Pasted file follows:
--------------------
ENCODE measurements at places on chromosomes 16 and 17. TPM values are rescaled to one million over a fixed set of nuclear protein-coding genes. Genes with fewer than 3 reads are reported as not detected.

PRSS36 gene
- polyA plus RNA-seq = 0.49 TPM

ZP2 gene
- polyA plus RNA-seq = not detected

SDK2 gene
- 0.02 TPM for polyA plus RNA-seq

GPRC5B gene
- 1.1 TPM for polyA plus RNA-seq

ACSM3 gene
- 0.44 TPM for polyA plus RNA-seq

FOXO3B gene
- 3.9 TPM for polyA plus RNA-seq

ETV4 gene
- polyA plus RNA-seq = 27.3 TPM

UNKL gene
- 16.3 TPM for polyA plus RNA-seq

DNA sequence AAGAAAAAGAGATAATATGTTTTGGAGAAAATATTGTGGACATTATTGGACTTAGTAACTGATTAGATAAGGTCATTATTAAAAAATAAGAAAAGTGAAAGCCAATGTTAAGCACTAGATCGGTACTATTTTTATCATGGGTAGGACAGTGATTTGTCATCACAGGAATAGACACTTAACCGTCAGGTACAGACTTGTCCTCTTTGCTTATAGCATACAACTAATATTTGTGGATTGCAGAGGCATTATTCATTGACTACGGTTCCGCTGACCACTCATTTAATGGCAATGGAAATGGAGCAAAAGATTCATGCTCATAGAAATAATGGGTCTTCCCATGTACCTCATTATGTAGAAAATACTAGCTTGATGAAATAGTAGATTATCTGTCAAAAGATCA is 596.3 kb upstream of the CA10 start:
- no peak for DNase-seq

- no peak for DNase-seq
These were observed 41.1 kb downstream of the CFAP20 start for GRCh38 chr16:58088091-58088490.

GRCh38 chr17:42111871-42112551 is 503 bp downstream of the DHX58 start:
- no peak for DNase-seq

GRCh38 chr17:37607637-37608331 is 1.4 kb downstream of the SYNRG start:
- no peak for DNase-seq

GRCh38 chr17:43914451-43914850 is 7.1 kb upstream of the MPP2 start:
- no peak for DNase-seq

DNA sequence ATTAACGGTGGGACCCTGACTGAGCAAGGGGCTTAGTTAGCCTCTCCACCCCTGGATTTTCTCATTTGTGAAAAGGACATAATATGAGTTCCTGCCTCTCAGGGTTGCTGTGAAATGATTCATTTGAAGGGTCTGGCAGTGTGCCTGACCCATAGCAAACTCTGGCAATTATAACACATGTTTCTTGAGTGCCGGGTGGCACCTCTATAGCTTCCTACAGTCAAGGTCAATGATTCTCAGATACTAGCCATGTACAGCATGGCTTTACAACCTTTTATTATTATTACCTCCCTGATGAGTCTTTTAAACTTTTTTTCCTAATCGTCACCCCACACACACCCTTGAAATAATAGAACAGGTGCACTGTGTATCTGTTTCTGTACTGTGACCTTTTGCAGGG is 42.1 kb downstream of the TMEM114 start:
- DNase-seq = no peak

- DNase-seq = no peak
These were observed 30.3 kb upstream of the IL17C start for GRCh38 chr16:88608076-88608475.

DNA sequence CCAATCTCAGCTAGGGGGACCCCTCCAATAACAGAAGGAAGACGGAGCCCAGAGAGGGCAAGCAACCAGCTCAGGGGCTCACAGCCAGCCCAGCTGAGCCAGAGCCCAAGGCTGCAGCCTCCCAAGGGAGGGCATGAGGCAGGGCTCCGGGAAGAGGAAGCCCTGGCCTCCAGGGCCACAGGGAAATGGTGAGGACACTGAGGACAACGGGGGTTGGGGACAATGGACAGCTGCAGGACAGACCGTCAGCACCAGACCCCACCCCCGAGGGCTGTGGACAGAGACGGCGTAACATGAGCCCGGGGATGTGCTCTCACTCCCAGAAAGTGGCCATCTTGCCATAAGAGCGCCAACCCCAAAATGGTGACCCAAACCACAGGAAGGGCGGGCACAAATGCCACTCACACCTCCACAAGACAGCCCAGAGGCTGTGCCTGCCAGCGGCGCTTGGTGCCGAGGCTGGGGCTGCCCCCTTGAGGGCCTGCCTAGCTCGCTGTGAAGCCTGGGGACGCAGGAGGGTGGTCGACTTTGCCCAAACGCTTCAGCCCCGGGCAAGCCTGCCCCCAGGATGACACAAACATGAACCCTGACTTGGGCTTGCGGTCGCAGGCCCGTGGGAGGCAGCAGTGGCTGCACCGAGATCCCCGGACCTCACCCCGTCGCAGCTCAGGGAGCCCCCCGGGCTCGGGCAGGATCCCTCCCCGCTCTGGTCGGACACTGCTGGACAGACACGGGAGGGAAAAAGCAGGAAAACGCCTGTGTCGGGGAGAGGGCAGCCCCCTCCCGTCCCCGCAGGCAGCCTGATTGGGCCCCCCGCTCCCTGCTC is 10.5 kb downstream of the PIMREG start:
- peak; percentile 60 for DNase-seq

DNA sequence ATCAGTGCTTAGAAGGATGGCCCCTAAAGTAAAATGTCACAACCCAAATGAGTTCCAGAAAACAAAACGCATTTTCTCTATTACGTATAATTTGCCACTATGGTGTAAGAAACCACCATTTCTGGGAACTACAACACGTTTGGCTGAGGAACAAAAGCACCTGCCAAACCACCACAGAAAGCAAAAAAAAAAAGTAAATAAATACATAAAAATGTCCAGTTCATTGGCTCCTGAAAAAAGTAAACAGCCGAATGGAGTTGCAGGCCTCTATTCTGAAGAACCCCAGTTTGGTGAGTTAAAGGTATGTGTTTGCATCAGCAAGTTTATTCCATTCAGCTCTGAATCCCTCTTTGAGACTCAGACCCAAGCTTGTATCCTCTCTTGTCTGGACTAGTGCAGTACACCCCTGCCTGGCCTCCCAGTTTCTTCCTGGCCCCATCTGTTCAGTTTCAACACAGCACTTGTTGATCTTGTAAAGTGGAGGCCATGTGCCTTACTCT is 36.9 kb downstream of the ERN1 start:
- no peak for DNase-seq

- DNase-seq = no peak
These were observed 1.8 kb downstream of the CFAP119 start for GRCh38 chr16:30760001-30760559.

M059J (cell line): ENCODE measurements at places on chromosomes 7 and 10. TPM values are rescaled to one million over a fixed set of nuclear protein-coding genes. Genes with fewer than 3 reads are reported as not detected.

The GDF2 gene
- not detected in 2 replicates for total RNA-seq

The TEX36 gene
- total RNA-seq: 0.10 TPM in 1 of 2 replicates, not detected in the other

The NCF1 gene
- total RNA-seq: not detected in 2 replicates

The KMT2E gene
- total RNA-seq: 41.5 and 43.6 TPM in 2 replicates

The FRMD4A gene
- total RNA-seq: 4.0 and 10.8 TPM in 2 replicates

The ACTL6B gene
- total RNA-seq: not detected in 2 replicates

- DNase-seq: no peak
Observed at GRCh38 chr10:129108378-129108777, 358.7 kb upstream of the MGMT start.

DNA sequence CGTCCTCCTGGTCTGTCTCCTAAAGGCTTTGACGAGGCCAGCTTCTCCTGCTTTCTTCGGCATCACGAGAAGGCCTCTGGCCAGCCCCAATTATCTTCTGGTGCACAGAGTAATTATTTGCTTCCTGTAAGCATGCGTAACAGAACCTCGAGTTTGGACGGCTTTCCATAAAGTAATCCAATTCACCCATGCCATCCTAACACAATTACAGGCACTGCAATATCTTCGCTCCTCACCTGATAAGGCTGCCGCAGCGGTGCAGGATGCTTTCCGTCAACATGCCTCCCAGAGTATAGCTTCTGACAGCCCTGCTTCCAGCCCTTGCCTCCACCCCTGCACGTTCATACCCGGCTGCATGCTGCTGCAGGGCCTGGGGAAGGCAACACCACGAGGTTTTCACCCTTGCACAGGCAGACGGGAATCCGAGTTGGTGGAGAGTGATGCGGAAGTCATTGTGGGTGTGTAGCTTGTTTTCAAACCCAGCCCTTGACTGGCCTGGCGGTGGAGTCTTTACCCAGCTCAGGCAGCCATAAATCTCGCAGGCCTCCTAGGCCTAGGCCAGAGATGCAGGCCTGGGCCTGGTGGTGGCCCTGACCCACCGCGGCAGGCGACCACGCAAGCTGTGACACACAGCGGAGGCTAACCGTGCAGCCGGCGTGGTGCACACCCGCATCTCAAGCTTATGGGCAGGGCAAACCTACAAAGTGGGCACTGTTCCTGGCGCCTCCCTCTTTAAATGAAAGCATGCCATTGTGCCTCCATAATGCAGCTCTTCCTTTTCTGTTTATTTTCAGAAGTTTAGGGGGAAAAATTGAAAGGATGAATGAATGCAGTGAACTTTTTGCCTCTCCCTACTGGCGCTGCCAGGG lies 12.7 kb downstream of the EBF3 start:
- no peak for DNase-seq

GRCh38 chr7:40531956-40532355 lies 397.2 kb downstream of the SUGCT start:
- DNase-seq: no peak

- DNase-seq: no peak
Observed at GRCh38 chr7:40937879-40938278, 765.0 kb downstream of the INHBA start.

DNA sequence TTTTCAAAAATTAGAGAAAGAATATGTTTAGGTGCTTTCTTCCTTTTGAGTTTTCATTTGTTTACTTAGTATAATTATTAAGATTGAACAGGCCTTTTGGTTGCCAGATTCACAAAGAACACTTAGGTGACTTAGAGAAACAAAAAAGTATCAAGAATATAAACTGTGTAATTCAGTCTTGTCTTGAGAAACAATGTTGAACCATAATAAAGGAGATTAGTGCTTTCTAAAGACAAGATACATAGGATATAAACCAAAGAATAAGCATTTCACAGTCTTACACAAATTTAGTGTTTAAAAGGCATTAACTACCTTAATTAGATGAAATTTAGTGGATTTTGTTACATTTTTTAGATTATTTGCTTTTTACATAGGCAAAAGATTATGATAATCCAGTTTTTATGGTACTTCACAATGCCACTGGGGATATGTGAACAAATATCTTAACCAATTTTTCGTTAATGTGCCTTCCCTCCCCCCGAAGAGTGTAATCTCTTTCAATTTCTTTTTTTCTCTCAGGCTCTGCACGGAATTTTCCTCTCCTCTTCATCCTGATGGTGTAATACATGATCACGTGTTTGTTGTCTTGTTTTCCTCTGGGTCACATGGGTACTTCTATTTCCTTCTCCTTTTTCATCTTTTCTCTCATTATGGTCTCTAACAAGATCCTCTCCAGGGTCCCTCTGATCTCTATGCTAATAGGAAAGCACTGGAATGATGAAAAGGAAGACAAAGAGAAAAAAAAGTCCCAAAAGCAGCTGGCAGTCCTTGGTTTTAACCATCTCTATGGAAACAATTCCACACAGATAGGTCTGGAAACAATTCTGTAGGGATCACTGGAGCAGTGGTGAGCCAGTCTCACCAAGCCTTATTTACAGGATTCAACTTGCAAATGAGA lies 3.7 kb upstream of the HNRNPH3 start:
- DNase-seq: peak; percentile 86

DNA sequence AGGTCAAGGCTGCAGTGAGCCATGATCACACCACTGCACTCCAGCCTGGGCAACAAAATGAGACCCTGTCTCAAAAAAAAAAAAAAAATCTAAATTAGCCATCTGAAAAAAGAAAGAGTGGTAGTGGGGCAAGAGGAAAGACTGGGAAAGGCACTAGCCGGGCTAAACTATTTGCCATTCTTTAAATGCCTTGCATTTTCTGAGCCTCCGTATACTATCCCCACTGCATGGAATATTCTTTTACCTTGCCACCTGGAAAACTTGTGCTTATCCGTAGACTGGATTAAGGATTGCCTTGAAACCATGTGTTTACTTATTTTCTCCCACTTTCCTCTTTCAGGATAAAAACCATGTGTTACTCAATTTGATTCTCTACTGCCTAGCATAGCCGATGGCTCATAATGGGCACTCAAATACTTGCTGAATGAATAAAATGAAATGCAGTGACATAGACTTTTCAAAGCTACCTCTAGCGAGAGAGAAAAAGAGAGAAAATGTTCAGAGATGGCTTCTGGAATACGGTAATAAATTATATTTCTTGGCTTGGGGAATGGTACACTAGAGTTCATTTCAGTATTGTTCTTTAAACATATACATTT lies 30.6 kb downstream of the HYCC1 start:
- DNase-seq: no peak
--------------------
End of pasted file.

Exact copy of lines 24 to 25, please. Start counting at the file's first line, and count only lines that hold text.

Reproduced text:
GRCh38 chr17:37607637-37608331 is 1.4 kb downstream of the SYNRG start:
- no peak for DNase-seq